But the worst part was yet to come. As Carol lifted the bike enough for me to extract my foot, a lovely baby Police Officer arrived to give her hand and then offered me some advice: “Just come back to bikes after a long break? You ‘Born Again Bikers’ trying to relive your youth again. Tsk, tsk, tsk.
“You’d be better off with a little bike until you get some more experience.”
Yes, Officer, thank you for the advice. What you mean is that I would be better not being a lovestruck teenager showing off to his new girlfriend.
In addition to the “crash”, if such a minor incident is worthy of the name, I have also had an equally minor mechanical problem with the ‘Strom.
Over a period of about four months, the fluid in the clutch master cylinder slowly dropped. The drop was minuscule and it’s only coming from a background of classic bikes, where things break all the time, that I even noticed the loss.
No matter, I followed the text book, meticulously cleaned the edge of the master cylinder to avoid contamination and then topped up the cylinder with fresh fluid. A couple of months later, there was another drop and so, clearly, something was wrong. Crooks Suzuki know as much about V-Stroms as any dealer in the world so Martin Crooks ordered a seal kit and a complete master cylinder for when I took the ‘Strom in for its annual service. As matters transpired, the master seal had developed a microscopic crack and it was through this that the fluid was leaking.
Fluid in the clutch master cylinder slowly dropped, the culprit was a microscopic crack found in the master seal.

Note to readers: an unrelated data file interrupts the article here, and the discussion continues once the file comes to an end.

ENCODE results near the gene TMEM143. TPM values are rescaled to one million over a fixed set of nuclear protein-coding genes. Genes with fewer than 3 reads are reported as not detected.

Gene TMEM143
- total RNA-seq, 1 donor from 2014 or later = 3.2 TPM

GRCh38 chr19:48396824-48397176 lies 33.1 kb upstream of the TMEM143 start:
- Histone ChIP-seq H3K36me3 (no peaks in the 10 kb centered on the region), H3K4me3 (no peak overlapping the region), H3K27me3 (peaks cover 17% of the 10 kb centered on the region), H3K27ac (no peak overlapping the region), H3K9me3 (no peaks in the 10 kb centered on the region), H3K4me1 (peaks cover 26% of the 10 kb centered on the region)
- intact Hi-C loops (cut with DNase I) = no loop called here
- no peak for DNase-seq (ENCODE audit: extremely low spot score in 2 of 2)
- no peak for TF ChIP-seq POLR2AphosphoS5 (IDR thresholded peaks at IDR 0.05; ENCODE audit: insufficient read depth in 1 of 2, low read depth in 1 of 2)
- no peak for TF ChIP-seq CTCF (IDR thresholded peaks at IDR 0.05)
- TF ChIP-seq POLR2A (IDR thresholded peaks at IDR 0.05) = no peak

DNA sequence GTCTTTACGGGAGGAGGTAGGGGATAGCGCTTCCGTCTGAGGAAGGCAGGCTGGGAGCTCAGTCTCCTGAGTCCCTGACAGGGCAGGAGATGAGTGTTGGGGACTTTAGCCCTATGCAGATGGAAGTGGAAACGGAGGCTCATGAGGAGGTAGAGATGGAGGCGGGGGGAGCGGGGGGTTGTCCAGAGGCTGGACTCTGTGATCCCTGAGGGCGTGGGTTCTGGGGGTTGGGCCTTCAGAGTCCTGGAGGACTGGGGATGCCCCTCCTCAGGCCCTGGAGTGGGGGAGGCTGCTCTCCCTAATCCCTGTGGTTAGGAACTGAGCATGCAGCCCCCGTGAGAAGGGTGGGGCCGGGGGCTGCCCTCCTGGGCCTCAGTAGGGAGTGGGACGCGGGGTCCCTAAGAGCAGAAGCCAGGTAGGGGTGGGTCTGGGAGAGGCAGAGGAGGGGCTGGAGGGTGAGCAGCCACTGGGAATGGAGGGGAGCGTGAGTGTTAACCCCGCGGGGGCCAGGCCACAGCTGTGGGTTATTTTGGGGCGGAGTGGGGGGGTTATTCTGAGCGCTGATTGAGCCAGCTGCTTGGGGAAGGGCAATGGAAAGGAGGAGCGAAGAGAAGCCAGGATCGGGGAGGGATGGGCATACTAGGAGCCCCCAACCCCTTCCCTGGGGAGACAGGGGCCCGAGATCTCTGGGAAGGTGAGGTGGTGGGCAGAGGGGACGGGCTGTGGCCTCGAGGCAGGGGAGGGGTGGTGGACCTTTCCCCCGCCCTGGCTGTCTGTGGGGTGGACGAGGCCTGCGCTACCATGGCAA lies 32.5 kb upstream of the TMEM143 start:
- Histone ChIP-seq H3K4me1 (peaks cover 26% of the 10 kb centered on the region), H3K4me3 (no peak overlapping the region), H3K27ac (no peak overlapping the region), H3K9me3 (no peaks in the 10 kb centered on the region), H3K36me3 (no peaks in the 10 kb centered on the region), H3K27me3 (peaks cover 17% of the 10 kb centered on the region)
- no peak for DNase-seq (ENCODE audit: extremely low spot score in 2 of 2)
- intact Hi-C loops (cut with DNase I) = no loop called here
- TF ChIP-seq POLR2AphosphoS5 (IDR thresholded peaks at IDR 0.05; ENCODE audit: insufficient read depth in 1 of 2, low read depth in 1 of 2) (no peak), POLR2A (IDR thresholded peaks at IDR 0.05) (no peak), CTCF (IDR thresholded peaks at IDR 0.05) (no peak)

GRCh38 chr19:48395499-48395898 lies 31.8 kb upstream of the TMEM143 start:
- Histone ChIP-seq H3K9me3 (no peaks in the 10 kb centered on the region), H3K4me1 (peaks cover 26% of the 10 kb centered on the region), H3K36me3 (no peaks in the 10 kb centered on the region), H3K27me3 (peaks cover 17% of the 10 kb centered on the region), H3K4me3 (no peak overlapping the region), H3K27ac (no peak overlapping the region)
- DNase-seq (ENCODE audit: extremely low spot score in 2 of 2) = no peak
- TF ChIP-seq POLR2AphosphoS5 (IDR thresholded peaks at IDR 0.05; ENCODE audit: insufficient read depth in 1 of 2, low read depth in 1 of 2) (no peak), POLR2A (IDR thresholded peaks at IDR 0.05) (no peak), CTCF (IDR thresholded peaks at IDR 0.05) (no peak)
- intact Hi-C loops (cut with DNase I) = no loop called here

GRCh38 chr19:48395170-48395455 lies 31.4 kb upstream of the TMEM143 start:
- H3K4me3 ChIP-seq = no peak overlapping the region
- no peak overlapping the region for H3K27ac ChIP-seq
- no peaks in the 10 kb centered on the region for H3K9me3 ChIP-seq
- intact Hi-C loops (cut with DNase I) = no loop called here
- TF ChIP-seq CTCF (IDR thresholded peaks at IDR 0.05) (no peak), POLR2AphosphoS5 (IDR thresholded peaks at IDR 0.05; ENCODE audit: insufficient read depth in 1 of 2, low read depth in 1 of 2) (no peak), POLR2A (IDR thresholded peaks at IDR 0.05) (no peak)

Martin’s advice was not to replace the seal but simply the whole unit because if one seal was showing signs of age then the others would be too. The difference in cost between repairing the old unit and a brand new replacement was only $40 and so now we’re back to square one and hopefully another four years of trouble free clutch operating.
You will note the comment about another four years. The V-Strom exemplifies a problem which all manufacturers are facing. It is this. Our ‘Strom will cruise all day at speeds well fast enough for me to lose my license. The bike handles beautifully, the motor is sweet and easy to ride and I regularly see over 50 mpg – and sometimes even more than this.
I would prefer better brakes, and less front fork flex, but these are not deal breakers.
On the positive side, the bike will do absolutely anything we ask of it – interstate highways, canyon twisties, tiny backroads, it’s even nimble and sensible in town centers right up until the point where an over ambitious pilot stalls it!
Carol loves the space and comfort for the pillion passenger and delights in the giant top box which takes all her girl stuff until we stop. It then swallows two helmets so we don’t have to carry them around with us.
In short, your pen will run out before you tick all the positive boxes on the V-Strom 1000 itinerary.
Add to this another factor. It used to be Britain which had the most militant traffic law enforcement in Europe but most other countries have caught up with us and are now sailing past. France in particular is a nightmare of hidden cameras, and militant police, which means that any transgression is going to be expensive.